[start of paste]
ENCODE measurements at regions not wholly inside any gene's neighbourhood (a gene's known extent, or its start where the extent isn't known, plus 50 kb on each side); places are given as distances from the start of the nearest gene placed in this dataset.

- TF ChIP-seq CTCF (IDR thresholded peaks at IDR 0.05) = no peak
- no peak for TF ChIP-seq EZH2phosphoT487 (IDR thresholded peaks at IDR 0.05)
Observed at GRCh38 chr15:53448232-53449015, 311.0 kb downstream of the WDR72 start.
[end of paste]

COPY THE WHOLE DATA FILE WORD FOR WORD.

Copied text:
ENCODE measurements at regions not wholly inside any gene's neighbourhood (a gene's known extent, or its start where the extent isn't known, plus 50 kb on each side); places are given as distances from the start of the nearest gene placed in this dataset.

- TF ChIP-seq CTCF (IDR thresholded peaks at IDR 0.05) = no peak
- no peak for TF ChIP-seq EZH2phosphoT487 (IDR thresholded peaks at IDR 0.05)
Observed at GRCh38 chr15:53448232-53449015, 311.0 kb downstream of the WDR72 start.